Cleanup Volunteers Prepare for Tsunami Debris | NBC 7 San Diego

Cleanup Volunteers Prepare for Tsunami Debris

The Japanese government expects that roughly 1.5 million degrees of debris are floating in the ocean

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    Volunteers clean up for a past event sponsored by I Love A Clean San Diego.

    Debris from the 2011 tsunami in Japan may soon be landing in San Diego.

    Organizers from local coast group I Love A Clean San Diego were preparing for beach cleanups related to the tsunami in spring of 2013, but are now gearing up for late summer of this year. And reports of debris along northern areas of the West Coast have prompted the local beach cleanup organization to get ready just in case more items wash up in San Diego.

    No items from Japan have been confirmed in San Diego yet, said spokesperson for NOAA Keeley Belva.

    The Japanese government expects that roughly 1.5 million degrees of debris are floating in the ocean, according to the National Oceanic and Atmospheric Administration. But it is unknown exactly when and where the debris will float to shores.

    A couple events are in the works for later this month and August, said Natalie Roberts, director of community events for ILCSD.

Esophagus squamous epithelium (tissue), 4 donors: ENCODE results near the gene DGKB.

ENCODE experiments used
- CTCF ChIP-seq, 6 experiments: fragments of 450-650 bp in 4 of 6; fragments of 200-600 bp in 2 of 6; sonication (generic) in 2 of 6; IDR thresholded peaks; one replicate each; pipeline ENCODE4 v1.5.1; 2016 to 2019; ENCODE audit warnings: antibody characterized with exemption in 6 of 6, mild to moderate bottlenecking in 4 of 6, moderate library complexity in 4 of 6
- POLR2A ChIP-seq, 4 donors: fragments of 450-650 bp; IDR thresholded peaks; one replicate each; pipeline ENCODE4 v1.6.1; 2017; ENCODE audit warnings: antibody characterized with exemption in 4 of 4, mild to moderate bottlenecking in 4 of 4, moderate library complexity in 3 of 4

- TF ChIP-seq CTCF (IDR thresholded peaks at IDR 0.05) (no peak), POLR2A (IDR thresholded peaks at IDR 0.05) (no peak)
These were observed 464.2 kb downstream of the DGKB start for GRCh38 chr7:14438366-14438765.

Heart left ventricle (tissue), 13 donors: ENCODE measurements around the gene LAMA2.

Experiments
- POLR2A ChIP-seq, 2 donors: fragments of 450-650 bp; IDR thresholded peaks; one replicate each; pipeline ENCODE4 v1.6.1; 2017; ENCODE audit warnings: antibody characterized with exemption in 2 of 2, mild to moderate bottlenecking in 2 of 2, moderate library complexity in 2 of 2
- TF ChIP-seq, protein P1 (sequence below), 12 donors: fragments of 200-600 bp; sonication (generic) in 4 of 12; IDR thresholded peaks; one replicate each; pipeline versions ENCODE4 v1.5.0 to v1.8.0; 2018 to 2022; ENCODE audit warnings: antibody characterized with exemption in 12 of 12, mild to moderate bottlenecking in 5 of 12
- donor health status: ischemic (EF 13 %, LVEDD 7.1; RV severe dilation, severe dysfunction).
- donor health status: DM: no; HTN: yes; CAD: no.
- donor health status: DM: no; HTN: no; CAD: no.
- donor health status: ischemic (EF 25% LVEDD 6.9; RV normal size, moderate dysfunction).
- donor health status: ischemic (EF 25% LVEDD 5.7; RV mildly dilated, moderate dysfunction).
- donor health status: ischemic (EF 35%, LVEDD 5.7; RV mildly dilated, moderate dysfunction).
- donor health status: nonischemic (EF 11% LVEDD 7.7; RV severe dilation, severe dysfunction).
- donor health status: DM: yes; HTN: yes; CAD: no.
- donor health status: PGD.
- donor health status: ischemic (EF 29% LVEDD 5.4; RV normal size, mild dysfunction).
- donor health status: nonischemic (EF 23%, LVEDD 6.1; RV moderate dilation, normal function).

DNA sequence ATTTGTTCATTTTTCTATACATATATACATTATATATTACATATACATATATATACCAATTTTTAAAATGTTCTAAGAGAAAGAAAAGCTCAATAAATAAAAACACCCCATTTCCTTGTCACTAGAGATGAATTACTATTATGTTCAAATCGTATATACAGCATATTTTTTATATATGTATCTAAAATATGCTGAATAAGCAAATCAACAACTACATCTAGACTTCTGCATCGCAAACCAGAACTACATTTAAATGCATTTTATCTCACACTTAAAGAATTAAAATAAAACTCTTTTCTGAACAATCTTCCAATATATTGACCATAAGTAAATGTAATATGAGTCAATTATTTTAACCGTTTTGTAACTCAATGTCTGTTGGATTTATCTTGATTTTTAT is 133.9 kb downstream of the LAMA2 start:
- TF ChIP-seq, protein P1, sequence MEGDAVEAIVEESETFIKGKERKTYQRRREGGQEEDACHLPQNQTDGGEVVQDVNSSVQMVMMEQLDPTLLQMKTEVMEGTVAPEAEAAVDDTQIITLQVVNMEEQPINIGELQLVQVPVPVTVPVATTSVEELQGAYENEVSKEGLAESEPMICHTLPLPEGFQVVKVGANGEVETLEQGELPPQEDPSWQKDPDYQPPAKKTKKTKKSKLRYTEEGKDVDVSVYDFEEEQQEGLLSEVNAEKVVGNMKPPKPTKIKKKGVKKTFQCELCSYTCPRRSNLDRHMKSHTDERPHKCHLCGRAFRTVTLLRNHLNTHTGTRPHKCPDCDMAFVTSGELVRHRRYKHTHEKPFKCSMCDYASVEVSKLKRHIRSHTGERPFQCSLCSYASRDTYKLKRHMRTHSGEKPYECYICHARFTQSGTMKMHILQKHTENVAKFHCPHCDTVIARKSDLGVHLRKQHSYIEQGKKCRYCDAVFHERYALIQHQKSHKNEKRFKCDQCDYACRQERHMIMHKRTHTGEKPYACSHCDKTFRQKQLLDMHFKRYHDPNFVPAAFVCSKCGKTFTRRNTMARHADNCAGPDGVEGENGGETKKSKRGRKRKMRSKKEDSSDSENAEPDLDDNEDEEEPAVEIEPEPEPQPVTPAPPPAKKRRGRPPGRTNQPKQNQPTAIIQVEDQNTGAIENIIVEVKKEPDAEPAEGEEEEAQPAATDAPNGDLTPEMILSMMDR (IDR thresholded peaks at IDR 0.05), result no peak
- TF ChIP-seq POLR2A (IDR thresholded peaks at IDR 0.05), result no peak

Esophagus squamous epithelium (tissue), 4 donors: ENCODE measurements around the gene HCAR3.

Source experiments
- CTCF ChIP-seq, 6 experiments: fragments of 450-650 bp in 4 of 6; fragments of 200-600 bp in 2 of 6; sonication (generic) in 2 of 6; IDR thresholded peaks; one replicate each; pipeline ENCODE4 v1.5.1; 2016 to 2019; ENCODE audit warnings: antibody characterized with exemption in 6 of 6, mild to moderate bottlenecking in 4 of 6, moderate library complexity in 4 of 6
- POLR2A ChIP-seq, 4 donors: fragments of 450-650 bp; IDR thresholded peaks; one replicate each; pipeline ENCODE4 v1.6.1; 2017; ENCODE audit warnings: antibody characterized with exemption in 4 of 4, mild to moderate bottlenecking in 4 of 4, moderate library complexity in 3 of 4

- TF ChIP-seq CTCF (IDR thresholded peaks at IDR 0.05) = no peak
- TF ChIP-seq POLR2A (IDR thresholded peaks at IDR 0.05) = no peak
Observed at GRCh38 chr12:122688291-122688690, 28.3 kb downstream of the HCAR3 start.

“We are handling it just like any other marine debris,” she said. “We aren’t expecting anything as far as radiation.”

    Roberts said that should anyone discover miscellaneous items with potential hazardous waste, they should contact the proper authorities to collect it.

    Items that could end up on SoCal beaches include fishing nets, lumber or household items, NOAA states.

    Anyone who spots items that could be from Japan are asked to report it to the beach cleanup organizers, said Roberts. They are handling a specific database to provide to NOAA, which has a Marine Debris Program specifically for tsunami items.

    ILCSD  is also looking out for items of sentimental value from the 2011 tsunami so that it might be reunited with the owners, said Roberts.

    More than 530 items have been reported as suspect of tsunami debris, but only 10 were confirmed as of July 12.

    I Love A Clean San Diego will host its largest annual cleanup day on Sept. 15. For more information on how to participate, visit the Cleanup Day Website.

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